Project recovery: how to get back on track when a project goes astray

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Posted by Brian Borg

‘Death-march projects’ (troubled projects that have taken a serious turn to the worse) are a developer’s worst nightmare. They can be devastating and obliterate not only the project itself, but also the life and soul of anyone working on it. 


In larger businesses, death marches are more commonplace than you’d think. Unfortunately, corporate politics and bureaucracy can get in the way of sane, educated and logical decision making. When this happens, there are two options: scrap the project entirely or try to bring it back from the brink. 


Here’s how to get your project back on track when it’s gone off the rails. 


1. Communicate 

Transforming a death march into a successful project takes preparation, action, and time. Above all, though, it requires good communication. If your project has derailed, try to re-establish communication best practices.  

Without this bedrock in place, your project is vulnerable to misinterpretation and false expectations. As discovered by BrightWork, one in three projects fail due to ineffective communication. 


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2. Implement smarter processes 

If bad communication didn’t derail your project, chances are it was bad processes. A failure in process is often the result of poor management and a lack of budget. After all, managers have been known to prioritize efficiency over effectiveness. 


A reliable project management tool (like Jira or Rally Software) allows teams to gain transparency over the project’s timeline and who’s working on what. Without this lucidity, expect over-working, duplicated deliverables and the dreaded burnout.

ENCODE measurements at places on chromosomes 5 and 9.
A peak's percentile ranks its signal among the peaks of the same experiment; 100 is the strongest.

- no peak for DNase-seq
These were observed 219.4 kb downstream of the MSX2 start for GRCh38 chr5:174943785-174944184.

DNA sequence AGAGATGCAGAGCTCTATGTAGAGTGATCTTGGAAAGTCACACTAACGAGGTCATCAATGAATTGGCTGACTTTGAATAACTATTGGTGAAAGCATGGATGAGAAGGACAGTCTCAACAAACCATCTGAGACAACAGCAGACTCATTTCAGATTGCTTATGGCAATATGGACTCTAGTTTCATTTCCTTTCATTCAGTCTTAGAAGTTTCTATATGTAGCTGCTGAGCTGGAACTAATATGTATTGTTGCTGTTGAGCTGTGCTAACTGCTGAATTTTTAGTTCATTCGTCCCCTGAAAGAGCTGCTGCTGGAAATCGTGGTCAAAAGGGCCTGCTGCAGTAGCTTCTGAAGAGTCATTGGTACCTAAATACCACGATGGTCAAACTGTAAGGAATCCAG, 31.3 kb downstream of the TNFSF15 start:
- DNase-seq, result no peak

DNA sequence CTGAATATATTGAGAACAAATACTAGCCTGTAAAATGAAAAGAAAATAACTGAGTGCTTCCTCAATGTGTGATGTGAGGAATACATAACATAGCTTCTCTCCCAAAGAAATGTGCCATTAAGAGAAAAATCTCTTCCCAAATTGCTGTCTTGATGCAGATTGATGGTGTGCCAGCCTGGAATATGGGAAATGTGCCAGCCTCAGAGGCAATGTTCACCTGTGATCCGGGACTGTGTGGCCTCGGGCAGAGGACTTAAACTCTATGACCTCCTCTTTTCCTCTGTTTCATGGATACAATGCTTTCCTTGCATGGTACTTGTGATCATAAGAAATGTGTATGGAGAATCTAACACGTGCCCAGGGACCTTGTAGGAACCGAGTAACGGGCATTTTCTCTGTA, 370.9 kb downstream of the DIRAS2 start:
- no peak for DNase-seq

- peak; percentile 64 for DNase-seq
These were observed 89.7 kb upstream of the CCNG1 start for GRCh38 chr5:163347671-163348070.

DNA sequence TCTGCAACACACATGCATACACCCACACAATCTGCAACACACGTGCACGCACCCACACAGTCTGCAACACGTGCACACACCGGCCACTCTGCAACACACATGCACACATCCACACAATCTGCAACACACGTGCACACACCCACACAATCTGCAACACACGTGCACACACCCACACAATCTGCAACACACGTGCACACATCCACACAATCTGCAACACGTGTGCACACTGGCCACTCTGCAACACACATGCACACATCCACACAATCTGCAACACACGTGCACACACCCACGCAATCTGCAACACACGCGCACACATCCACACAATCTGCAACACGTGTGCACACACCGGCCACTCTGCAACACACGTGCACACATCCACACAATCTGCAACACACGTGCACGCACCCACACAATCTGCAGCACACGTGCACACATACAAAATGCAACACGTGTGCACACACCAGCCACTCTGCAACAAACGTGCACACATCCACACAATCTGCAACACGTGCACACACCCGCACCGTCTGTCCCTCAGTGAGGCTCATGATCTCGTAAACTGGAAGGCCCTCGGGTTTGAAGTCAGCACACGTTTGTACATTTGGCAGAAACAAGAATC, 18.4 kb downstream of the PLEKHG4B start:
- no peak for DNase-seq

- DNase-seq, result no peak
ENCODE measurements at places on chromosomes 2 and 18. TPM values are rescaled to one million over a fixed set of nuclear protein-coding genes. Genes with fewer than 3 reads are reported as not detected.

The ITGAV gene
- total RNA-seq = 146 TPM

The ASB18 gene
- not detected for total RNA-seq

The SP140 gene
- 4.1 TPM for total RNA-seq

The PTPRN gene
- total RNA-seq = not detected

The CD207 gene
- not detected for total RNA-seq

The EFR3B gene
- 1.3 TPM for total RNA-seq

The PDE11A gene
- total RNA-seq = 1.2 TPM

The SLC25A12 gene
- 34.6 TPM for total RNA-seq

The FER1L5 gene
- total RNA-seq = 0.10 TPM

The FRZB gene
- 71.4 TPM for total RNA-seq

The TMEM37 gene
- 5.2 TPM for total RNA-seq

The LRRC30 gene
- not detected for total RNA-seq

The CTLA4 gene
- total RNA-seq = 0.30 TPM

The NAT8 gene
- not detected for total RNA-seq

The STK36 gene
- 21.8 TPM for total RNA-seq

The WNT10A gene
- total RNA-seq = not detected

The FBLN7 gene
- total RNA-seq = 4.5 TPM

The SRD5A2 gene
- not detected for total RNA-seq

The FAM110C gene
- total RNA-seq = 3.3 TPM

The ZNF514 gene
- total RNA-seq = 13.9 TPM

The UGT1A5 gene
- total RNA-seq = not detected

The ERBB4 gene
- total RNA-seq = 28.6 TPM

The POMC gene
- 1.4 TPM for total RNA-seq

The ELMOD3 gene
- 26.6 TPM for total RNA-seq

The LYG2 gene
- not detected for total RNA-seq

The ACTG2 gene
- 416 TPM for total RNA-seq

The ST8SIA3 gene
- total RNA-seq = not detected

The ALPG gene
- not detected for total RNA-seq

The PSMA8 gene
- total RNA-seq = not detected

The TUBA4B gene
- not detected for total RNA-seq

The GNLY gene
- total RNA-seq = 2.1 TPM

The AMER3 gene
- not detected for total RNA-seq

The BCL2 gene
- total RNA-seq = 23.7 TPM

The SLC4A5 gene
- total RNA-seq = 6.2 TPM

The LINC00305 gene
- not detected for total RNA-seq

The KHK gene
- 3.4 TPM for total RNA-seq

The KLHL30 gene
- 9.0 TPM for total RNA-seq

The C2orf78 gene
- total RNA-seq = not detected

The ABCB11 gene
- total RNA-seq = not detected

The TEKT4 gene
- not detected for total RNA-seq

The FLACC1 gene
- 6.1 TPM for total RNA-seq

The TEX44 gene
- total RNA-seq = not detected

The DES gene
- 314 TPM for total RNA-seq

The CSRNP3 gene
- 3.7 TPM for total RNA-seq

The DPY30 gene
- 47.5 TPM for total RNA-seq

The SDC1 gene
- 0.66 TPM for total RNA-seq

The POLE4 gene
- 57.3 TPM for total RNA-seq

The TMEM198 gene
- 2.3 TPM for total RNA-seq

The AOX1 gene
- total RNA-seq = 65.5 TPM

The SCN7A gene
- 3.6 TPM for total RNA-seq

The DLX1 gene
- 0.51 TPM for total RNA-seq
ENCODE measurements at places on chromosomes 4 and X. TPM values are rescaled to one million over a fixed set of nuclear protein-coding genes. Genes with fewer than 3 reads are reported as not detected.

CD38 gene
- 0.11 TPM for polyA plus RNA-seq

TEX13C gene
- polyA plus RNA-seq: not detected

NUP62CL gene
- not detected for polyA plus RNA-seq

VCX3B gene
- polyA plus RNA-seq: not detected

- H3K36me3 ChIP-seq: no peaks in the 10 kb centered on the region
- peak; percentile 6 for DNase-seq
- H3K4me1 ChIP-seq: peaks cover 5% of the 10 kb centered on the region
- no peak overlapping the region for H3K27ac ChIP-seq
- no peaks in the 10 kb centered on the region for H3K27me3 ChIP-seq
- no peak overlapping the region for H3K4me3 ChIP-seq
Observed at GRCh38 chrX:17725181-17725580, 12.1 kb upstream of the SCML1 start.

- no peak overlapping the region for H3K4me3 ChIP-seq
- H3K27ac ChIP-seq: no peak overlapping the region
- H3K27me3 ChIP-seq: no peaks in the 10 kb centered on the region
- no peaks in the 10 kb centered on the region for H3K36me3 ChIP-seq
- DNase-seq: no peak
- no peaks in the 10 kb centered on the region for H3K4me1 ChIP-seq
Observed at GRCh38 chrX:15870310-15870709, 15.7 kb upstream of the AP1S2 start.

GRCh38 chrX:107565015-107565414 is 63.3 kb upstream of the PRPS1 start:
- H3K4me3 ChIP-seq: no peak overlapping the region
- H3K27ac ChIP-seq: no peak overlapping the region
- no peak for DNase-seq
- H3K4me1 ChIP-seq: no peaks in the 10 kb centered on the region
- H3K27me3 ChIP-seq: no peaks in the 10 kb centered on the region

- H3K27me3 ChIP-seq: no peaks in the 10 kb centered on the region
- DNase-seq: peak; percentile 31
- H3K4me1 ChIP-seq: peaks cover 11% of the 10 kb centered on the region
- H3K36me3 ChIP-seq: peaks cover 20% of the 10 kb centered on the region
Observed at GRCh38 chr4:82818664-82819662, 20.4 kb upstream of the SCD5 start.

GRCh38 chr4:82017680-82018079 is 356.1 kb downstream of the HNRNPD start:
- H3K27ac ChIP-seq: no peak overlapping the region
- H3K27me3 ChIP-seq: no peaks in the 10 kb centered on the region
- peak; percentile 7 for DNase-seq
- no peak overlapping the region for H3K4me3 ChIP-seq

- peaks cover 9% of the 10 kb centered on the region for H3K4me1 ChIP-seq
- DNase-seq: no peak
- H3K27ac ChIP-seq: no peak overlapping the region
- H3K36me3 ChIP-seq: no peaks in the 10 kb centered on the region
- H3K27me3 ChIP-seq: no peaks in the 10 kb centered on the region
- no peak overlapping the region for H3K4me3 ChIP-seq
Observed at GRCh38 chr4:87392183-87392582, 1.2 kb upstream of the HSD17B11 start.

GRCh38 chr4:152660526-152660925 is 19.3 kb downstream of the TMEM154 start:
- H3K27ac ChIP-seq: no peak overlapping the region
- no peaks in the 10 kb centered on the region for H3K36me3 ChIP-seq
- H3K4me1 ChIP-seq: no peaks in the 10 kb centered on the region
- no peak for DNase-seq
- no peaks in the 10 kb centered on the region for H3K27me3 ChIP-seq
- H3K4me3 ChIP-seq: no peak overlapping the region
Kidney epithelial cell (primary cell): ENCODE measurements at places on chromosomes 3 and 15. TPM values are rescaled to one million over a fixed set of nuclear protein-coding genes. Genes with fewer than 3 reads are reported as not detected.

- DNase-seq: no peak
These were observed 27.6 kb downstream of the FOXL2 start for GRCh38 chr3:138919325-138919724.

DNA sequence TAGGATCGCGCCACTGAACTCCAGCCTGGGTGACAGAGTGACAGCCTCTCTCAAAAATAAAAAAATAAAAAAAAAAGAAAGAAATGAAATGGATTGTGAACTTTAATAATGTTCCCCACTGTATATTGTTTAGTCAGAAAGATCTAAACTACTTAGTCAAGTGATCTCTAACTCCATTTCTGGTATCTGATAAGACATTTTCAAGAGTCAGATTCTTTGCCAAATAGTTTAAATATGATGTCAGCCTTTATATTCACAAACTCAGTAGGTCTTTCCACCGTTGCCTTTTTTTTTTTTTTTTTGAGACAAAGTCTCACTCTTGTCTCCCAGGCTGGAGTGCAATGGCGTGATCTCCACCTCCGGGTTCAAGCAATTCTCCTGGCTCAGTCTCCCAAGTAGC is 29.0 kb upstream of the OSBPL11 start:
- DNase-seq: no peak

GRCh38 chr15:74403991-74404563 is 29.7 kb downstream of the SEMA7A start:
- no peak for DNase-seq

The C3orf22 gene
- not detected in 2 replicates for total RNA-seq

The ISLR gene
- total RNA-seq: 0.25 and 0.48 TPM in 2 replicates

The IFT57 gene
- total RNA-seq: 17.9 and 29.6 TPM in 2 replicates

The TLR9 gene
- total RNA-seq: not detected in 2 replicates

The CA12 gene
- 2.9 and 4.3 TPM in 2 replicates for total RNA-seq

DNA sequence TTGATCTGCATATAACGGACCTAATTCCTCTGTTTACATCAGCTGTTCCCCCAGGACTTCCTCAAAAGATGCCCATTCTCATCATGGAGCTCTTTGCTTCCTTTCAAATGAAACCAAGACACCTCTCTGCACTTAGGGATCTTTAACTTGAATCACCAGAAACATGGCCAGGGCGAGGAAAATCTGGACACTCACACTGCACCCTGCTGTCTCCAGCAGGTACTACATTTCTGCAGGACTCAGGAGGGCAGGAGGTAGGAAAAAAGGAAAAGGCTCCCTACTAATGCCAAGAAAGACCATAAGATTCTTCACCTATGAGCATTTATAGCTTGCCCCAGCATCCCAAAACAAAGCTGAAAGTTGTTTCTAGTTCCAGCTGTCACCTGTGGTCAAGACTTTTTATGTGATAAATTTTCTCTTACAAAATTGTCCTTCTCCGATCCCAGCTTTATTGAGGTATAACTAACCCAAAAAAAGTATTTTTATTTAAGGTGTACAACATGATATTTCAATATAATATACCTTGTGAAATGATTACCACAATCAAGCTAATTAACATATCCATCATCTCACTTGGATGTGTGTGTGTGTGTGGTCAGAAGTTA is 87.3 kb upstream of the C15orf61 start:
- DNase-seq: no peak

3. Hire experts 

In many death march projects, there’s a negative ratio between the number of staff working compared with the scope of the project. Many managers will argue that ‘this technology’ or ‘that solution’ means they don’t need to hire as many people for the project, and that’s cause for concern.  


Without the right experts on a project, it is doomed to fail. Developers are a necessity, and expert testing by professional QA testers is required - even if you have a continuous integration, continuous delivery (CI/CD) solution in place. After all, it’s more expensive to fix a broken product after release than it is to proactively deal with bugs prior to launch.   


Agility is the key to successful project recovery 

Unfortunately, death march projects are rarely billed as such, and it takes a lot of work to identify if current management is prone to derailing projects. Despite what might be written in an SLA, project managers will find ways to take advantage of cheaper, faster ways of working, and intangible factors like politics, bureaucracy and culture play an equal part in derailing a project. 


To mitigate against this and get your project back on track as quickly as possible, then, it requires an agile team. In this instance, agility doesn’t mean making things more efficient, streamlined or responsive, it means making things more sustainable. Making a project more sustainable means ensuring you have the right team, the right processes, and that everyone knows exactly what they need to do.  


Woman standing with different testing pathways forking out of her hand